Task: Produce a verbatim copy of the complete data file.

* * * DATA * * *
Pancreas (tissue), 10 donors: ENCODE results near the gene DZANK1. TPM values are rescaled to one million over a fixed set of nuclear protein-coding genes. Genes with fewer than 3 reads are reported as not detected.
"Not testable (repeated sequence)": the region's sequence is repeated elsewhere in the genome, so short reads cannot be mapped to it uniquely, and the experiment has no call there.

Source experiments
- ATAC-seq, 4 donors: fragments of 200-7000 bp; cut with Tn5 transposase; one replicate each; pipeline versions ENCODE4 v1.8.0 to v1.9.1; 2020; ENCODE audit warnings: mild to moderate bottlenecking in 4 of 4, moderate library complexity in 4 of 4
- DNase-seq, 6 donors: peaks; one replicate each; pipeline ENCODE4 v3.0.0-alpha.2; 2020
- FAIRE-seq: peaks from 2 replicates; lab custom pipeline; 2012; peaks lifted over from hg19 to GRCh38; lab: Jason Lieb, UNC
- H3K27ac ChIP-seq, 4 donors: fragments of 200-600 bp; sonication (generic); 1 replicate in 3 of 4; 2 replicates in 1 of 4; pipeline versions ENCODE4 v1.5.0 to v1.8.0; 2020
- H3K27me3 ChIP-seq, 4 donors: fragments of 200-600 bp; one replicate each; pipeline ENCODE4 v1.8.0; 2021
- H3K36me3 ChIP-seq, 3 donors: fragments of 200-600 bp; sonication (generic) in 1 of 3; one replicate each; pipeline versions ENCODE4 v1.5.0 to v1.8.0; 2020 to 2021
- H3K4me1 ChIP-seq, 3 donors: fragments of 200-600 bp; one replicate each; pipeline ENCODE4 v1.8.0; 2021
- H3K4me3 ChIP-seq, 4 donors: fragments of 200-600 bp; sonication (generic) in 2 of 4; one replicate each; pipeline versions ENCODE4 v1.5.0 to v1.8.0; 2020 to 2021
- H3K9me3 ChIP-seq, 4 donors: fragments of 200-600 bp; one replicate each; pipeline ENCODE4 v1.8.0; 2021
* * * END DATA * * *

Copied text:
Pancreas (tissue), 10 donors: ENCODE results near the gene DZANK1. TPM values are rescaled to one million over a fixed set of nuclear protein-coding genes. Genes with fewer than 3 reads are reported as not detected.
"Not testable (repeated sequence)": the region's sequence is repeated elsewhere in the genome, so short reads cannot be mapped to it uniquely, and the experiment has no call there.

Source experiments
- ATAC-seq, 4 donors: fragments of 200-7000 bp; cut with Tn5 transposase; one replicate each; pipeline versions ENCODE4 v1.8.0 to v1.9.1; 2020; ENCODE audit warnings: mild to moderate bottlenecking in 4 of 4, moderate library complexity in 4 of 4
- DNase-seq, 6 donors: peaks; one replicate each; pipeline ENCODE4 v3.0.0-alpha.2; 2020
- FAIRE-seq: peaks from 2 replicates; lab custom pipeline; 2012; peaks lifted over from hg19 to GRCh38; lab: Jason Lieb, UNC
- H3K27ac ChIP-seq, 4 donors: fragments of 200-600 bp; sonication (generic); 1 replicate in 3 of 4; 2 replicates in 1 of 4; pipeline versions ENCODE4 v1.5.0 to v1.8.0; 2020
- H3K27me3 ChIP-seq, 4 donors: fragments of 200-600 bp; one replicate each; pipeline ENCODE4 v1.8.0; 2021
- H3K36me3 ChIP-seq, 3 donors: fragments of 200-600 bp; sonication (generic) in 1 of 3; one replicate each; pipeline versions ENCODE4 v1.5.0 to v1.8.0; 2020 to 2021
- H3K4me1 ChIP-seq, 3 donors: fragments of 200-600 bp; one replicate each; pipeline ENCODE4 v1.8.0; 2021
- H3K4me3 ChIP-seq, 4 donors: fragments of 200-600 bp; sonication (generic) in 2 of 4; one replicate each; pipeline versions ENCODE4 v1.5.0 to v1.8.0; 2020 to 2021
- H3K9me3 ChIP-seq, 4 donors: fragments of 200-600 bp; one replicate each; pipeline ENCODE4 v1.8.0; 2021